SEPTEMBER 26, 1945
HYDE PARK, Tuesday—There is a small book which I think many of us will like to give as a Christmas gift to little children we know. Called "The Beloved Son," it is the life of Jesus written in rhymed couplets for young children by Blanche Shoemaker Wagstaff, with illustrations by Bettie Kerkham. I am sure any child who reads it will enjoy it and have a better idea of what happened to this man who, so many years ago, tried to teach people that "God is love."
If you want to know something about the life of a young teacher—(and she would have to be young or she never would undertake it)—who decides to teach in a small rural school in the mountains, or in one of the poorer rural areas of our country, be sure to read "Fair Is the Morning," by Loula Grace Erdman. A love story is woven into the pages of this book to give it appeal for the casual reader; but the stark facts about the average poor country community, its school and the schoolmarm are all here. The children—gifted or stupid, unruly but loyal when once won over—pass before you and show you why any teaching, anywhere, can be made an exciting career if you have imagination and love people.
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But the difficulties that face "Connie Thurman," in this story, might overwhelm many a young woman, and they don't need to be faced if, by and large, our national and state governments and the big groups interested in education would give more understanding thought to the problems of the rural school in the poor community.
During the White House Conference on Rural Education, held some years ago, one thing struck me—namely, that with the exception of the Farmers Union, the big farm organizations have not been willing to face the fact that children in rural communities, by and large, have less opportunity for good education than children in cities or in richer rural communities. Two of the speakers at that conference, referring to the strides that had been made in making education available to rural youth, seemed to think that belonging to the 4-H Clubs, or to the Future Farmers of America, would far outweigh the advantages of having better teachers, better paid, and a school which would make it possible to give certain courses that would help change the pattern of the life of the community.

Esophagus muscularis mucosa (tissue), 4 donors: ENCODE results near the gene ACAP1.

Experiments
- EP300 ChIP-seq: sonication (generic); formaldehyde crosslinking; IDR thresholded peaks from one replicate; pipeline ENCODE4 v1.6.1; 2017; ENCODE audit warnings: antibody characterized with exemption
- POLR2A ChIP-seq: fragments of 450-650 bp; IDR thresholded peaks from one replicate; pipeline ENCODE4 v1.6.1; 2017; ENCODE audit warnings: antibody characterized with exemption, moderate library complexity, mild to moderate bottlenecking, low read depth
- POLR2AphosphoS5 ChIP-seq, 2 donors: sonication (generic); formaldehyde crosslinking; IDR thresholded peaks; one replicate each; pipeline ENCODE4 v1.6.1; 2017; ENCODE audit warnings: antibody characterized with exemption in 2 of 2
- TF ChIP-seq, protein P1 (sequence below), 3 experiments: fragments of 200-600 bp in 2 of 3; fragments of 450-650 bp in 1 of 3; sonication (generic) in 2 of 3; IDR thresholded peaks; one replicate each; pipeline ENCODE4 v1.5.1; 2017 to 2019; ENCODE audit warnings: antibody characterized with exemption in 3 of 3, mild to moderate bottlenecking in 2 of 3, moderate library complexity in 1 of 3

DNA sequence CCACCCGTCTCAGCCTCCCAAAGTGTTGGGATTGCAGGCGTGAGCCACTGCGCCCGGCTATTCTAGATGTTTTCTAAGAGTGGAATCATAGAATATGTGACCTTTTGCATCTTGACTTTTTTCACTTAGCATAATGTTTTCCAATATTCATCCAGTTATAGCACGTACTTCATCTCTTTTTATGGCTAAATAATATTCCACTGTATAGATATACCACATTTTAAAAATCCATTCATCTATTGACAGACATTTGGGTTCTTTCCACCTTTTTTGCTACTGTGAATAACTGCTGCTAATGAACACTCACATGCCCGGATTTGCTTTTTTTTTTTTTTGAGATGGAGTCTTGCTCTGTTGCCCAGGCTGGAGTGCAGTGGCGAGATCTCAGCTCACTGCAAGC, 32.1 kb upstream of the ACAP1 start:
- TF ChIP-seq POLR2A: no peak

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If rural life is going to appeal to our returning veterans, and if it is to hold the young men and women who are needed in any community to make it a good community, then education in rural areas all over the country must provide better teachers at higher salaries. They must have tenure, too, for this gives them freedom to introduce new and valuable subjects which will eventually prove their worth, but which, because they are new, often seem dangerous to localities that have not had the opportunity of watching educational experiments in other areas.